Podiatrists located in Round Rock, Cedar Park, & Austin, TX
Ingrown toenails are one of the most common foot-related problems that affect teenagers and young adults. Though ingrown toenails are relatively easy to treat, they may increase your risk of complications if you have diabetes or another circulatory problem. At Precision Podiatry with three locations in the Round Rock, Cedar Park, and the River Place neighborhoods of Austin, Texas, the licensed foot and ankle specialists regularly work with people of all ages to diagnose, treat, and ultimately, relieve ingrown toenails. To request your consultation today, call the office nearest you.
We offer treatment for bunions, such as Lapiplasty. Call us to book your appointment today.
Ingrown Toenails Q & A
What are ingrown toenails?
An ingrown toenail is a common condition that occurs when your toenail curves downward and grows into the soft skin surrounding your nail bed. Over time, an ingrown toenail causes pain, swelling, and general discomfort.
If you have diabetes or another medical condition that causes poor blood flow to your feet, it’s important to seek treatment for an ingrown toenail right away. Left unmanaged, your ingrown toenail may become infected, causing more severe health problems.
What are the symptoms of ingrown toenails?
The symptoms of an ingrown toenail vary from person to person. Common telltale signs include:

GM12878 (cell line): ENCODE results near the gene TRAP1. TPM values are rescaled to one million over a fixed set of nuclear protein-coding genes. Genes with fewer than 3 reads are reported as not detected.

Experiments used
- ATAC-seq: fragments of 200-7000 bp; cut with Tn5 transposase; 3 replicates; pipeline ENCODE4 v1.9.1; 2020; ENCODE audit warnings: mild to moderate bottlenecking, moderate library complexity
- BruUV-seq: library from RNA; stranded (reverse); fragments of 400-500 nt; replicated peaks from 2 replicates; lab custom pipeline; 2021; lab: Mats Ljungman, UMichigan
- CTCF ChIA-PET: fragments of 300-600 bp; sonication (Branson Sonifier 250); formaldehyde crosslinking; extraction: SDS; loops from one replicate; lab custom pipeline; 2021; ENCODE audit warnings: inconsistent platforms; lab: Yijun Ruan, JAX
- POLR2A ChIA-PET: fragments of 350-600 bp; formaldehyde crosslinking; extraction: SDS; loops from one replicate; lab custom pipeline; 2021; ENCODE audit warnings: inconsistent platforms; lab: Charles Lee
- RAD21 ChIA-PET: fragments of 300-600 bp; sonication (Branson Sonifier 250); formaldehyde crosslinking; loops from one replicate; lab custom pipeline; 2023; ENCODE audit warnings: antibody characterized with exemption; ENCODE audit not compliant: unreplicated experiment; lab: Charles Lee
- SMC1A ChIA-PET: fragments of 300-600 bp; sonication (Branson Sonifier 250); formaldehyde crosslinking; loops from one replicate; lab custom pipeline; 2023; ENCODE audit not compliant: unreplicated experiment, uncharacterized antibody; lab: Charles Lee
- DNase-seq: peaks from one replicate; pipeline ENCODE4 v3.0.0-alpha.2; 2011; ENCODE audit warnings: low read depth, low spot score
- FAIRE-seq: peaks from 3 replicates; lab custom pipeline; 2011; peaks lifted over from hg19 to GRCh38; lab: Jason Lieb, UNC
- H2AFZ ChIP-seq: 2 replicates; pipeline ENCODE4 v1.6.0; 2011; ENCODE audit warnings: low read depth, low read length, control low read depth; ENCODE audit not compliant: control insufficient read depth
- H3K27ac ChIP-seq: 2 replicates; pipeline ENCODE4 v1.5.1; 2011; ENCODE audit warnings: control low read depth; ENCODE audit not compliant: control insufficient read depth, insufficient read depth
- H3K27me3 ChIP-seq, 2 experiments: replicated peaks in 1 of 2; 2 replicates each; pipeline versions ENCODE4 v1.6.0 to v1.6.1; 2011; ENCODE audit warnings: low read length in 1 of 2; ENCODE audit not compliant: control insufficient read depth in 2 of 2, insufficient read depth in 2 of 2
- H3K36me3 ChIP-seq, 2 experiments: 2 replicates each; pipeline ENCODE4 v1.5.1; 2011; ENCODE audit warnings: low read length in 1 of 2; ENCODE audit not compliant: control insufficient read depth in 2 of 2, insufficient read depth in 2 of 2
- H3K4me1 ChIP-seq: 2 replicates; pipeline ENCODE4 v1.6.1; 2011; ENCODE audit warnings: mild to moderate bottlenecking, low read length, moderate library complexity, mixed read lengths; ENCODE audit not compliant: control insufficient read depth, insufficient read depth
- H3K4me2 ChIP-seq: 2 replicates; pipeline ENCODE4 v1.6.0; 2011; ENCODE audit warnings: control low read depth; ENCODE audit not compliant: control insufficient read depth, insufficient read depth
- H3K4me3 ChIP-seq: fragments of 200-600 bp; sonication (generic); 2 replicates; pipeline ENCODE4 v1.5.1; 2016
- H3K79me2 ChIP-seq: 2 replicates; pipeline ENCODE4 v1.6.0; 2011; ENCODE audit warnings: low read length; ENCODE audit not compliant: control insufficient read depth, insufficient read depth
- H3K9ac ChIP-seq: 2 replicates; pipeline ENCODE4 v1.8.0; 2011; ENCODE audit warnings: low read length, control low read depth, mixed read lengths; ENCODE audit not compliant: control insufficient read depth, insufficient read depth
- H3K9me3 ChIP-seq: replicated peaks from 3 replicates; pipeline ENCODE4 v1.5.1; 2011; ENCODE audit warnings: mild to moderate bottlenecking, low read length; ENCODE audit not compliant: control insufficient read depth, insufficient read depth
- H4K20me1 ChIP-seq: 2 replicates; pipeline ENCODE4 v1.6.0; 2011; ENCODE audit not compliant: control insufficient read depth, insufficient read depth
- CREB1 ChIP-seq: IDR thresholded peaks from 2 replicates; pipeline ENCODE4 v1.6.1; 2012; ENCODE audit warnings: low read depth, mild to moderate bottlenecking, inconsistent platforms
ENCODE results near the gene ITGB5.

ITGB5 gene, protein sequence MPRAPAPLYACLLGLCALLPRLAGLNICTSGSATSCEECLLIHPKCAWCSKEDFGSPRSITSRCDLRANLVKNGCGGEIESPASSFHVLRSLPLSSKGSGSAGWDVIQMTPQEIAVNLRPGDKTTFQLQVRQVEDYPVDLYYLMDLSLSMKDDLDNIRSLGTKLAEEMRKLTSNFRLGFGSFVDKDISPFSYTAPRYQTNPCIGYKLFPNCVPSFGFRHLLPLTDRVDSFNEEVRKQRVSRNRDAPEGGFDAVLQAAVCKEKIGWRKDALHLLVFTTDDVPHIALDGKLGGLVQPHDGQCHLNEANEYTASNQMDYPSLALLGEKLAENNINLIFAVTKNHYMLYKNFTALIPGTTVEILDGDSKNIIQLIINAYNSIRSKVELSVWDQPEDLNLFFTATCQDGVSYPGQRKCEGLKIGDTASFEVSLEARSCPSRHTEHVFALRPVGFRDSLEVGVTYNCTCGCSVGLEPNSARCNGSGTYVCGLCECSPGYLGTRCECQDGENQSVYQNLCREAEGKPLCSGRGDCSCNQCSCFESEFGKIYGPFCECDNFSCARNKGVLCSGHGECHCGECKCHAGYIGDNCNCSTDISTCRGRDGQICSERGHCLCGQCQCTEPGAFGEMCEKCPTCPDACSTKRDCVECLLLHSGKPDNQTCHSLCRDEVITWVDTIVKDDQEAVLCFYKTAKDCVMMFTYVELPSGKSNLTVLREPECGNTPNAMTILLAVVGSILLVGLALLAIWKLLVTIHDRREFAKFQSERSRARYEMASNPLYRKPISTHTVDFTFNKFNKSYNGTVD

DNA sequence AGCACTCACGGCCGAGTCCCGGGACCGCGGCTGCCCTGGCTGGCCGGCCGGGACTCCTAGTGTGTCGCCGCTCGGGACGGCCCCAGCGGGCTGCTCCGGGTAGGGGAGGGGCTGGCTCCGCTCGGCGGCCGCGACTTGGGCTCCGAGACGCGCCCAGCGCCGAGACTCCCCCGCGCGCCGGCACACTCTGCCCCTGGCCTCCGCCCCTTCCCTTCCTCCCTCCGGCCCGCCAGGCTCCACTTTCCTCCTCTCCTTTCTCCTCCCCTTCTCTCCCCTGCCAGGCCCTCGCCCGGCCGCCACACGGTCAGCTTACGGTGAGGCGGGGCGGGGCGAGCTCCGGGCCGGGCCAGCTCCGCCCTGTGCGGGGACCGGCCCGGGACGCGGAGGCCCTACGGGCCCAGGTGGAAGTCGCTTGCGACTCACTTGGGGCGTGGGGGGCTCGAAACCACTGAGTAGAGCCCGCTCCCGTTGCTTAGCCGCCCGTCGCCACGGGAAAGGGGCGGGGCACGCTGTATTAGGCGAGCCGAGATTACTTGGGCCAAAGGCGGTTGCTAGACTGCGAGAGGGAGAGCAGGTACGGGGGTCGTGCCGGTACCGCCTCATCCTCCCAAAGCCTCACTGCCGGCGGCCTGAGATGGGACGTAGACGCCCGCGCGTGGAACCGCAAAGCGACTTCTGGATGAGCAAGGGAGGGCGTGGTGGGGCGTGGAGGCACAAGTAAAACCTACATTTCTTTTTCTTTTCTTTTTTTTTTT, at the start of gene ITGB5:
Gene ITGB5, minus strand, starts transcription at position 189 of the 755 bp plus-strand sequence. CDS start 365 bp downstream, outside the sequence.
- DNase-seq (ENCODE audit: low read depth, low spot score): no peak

- Redness around your toenail
- Swelling around your toenail
If your ingrown toenail becomes infected, you might also notice pus or drainage oozing from your affected nail.
When should I see a doctor about an ingrown toenail?
If you suspect you have an ingrown toenail, make an appointment with the team at Precision Podiatry as soon as possible. The sooner you receive professional treatment, the less likely you are to develop an infection or other more serious complications. This is particularly true if you’re living with diabetes, high blood pressure, or other cardiovascular problems.
What causes ingrown toenails?
Ingrown toenails affect people of all races, ages, and genders, but certain factors may increase your risk, including:
- Wearing shoes that crowd your toenails
- Injuring your toenail
- Cutting your toenails too short
- Having unusually curved toenails
You’re also more likely to develop an ingrown toenail if you cut your toenails at an angle instead of straight across.
How are ingrown toenails diagnosed?
To diagnose an ingrown toenail, your Precision Podiatry provider physically examines your foot, toes, and toenails. Your doctor also observes the skin surrounding your nails. Generally, this is enough to determine if you have an ingrown toenail.
How are ingrown toenails treated?
Mild and moderate ingrown toenails usually resolve on their own with conservative measures of care. However, if your pain persists, your Precision Podiatry provider might recommend:
- Lifting your affected nail
- Partially removing your affected nail
- Removing the nail and tissue
If you have an infected toe, or your toe is at risk of becoming infected, your Precision Podiatry provider might also recommend taking a round of oral antibiotics.
To learn more about your treatment options for an ingrown toenail, make an appointment at Precision Podiatry today by calling the office nearest you.
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